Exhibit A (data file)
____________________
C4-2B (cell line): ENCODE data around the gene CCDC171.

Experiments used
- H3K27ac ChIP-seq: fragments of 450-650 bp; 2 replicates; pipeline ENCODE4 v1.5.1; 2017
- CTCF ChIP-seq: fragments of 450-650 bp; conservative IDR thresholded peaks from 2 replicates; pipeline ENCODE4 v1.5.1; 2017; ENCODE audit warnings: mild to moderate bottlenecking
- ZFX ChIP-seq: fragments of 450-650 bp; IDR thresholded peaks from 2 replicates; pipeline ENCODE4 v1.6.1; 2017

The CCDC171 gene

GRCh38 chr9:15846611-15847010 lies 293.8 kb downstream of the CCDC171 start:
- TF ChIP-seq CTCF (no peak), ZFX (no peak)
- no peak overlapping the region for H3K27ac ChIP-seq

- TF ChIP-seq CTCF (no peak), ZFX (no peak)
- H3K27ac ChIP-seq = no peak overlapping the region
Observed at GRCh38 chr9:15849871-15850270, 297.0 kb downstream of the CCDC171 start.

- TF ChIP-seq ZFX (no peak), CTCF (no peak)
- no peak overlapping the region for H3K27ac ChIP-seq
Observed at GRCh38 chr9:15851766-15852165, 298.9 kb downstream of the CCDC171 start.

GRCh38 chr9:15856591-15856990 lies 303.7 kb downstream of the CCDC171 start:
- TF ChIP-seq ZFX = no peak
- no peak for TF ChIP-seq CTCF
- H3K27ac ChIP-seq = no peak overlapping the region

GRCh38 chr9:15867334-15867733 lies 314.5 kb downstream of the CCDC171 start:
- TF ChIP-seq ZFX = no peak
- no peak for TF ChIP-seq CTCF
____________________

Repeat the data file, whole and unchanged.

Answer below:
C4-2B (cell line): ENCODE data around the gene CCDC171.

Experiments used
- H3K27ac ChIP-seq: fragments of 450-650 bp; 2 replicates; pipeline ENCODE4 v1.5.1; 2017
- CTCF ChIP-seq: fragments of 450-650 bp; conservative IDR thresholded peaks from 2 replicates; pipeline ENCODE4 v1.5.1; 2017; ENCODE audit warnings: mild to moderate bottlenecking
- ZFX ChIP-seq: fragments of 450-650 bp; IDR thresholded peaks from 2 replicates; pipeline ENCODE4 v1.6.1; 2017

The CCDC171 gene

GRCh38 chr9:15846611-15847010 lies 293.8 kb downstream of the CCDC171 start:
- TF ChIP-seq CTCF (no peak), ZFX (no peak)
- no peak overlapping the region for H3K27ac ChIP-seq

- TF ChIP-seq CTCF (no peak), ZFX (no peak)
- H3K27ac ChIP-seq = no peak overlapping the region
Observed at GRCh38 chr9:15849871-15850270, 297.0 kb downstream of the CCDC171 start.

- TF ChIP-seq ZFX (no peak), CTCF (no peak)
- no peak overlapping the region for H3K27ac ChIP-seq
Observed at GRCh38 chr9:15851766-15852165, 298.9 kb downstream of the CCDC171 start.

GRCh38 chr9:15856591-15856990 lies 303.7 kb downstream of the CCDC171 start:
- TF ChIP-seq ZFX = no peak
- no peak for TF ChIP-seq CTCF
- H3K27ac ChIP-seq = no peak overlapping the region

GRCh38 chr9:15867334-15867733 lies 314.5 kb downstream of the CCDC171 start:
- TF ChIP-seq ZFX = no peak
- no peak for TF ChIP-seq CTCF